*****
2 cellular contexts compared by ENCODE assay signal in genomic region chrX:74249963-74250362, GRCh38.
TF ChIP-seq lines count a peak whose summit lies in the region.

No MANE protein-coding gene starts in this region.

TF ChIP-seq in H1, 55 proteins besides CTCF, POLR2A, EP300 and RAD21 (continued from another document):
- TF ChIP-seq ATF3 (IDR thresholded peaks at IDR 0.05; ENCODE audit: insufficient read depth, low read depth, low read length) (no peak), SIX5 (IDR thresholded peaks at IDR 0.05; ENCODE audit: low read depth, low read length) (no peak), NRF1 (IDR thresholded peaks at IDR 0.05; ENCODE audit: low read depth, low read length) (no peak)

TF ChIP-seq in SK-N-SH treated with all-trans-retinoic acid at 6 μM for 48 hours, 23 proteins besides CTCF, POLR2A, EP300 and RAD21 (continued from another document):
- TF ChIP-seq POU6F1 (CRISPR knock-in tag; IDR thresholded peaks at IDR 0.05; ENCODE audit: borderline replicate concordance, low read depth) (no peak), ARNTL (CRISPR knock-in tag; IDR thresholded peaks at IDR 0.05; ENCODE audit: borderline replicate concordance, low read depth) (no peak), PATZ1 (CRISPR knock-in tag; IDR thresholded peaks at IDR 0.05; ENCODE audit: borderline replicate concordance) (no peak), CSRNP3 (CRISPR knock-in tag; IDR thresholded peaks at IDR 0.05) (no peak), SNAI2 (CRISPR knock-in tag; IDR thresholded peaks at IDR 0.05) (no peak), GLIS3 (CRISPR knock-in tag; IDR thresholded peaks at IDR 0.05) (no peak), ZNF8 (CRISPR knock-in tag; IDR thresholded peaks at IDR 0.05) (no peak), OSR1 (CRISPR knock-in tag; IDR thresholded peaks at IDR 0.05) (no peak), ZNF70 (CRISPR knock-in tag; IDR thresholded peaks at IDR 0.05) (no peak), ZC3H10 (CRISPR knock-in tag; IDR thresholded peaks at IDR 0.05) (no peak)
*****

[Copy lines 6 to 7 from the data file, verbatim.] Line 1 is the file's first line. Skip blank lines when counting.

TF ChIP-seq in SK-N-SH treated with all-trans-retinoic acid at 6 μM for 48 hours, 23 proteins besides CTCF, POLR2A, EP300 and RAD21 (continued from another document):
- TF ChIP-seq POU6F1 (CRISPR knock-in tag; IDR thresholded peaks at IDR 0.05; ENCODE audit: borderline replicate concordance, low read depth) (no peak), ARNTL (CRISPR knock-in tag; IDR thresholded peaks at IDR 0.05; ENCODE audit: borderline replicate concordance, low read depth) (no peak), PATZ1 (CRISPR knock-in tag; IDR thresholded peaks at IDR 0.05; ENCODE audit: borderline replicate concordance) (no peak), CSRNP3 (CRISPR knock-in tag; IDR thresholded peaks at IDR 0.05) (no peak), SNAI2 (CRISPR knock-in tag; IDR thresholded peaks at IDR 0.05) (no peak), GLIS3 (CRISPR knock-in tag; IDR thresholded peaks at IDR 0.05) (no peak), ZNF8 (CRISPR knock-in tag; IDR thresholded peaks at IDR 0.05) (no peak), OSR1 (CRISPR knock-in tag; IDR thresholded peaks at IDR 0.05) (no peak), ZNF70 (CRISPR knock-in tag; IDR thresholded peaks at IDR 0.05) (no peak), ZC3H10 (CRISPR knock-in tag; IDR thresholded peaks at IDR 0.05) (no peak)